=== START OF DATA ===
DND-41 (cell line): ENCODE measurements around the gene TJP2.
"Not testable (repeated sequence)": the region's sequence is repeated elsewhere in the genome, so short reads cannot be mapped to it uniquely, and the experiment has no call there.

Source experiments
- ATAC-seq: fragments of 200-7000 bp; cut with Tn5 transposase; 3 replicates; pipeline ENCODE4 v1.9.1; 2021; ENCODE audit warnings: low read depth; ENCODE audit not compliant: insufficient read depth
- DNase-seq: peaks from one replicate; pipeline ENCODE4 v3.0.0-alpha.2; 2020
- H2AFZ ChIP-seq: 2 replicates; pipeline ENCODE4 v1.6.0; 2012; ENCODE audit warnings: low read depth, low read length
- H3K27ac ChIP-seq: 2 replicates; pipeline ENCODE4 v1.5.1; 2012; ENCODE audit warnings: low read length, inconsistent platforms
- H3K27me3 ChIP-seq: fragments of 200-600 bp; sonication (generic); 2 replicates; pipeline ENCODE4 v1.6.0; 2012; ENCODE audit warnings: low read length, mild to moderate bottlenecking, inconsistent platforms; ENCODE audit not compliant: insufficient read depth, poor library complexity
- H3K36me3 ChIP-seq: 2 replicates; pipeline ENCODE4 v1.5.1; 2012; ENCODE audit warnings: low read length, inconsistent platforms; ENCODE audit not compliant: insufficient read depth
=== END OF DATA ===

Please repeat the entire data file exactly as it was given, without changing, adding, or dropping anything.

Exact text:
DND-41 (cell line): ENCODE measurements around the gene TJP2.
"Not testable (repeated sequence)": the region's sequence is repeated elsewhere in the genome, so short reads cannot be mapped to it uniquely, and the experiment has no call there.

Source experiments
- ATAC-seq: fragments of 200-7000 bp; cut with Tn5 transposase; 3 replicates; pipeline ENCODE4 v1.9.1; 2021; ENCODE audit warnings: low read depth; ENCODE audit not compliant: insufficient read depth
- DNase-seq: peaks from one replicate; pipeline ENCODE4 v3.0.0-alpha.2; 2020
- H2AFZ ChIP-seq: 2 replicates; pipeline ENCODE4 v1.6.0; 2012; ENCODE audit warnings: low read depth, low read length
- H3K27ac ChIP-seq: 2 replicates; pipeline ENCODE4 v1.5.1; 2012; ENCODE audit warnings: low read length, inconsistent platforms
- H3K27me3 ChIP-seq: fragments of 200-600 bp; sonication (generic); 2 replicates; pipeline ENCODE4 v1.6.0; 2012; ENCODE audit warnings: low read length, mild to moderate bottlenecking, inconsistent platforms; ENCODE audit not compliant: insufficient read depth, poor library complexity
- H3K36me3 ChIP-seq: 2 replicates; pipeline ENCODE4 v1.5.1; 2012; ENCODE audit warnings: low read length, inconsistent platforms; ENCODE audit not compliant: insufficient read depth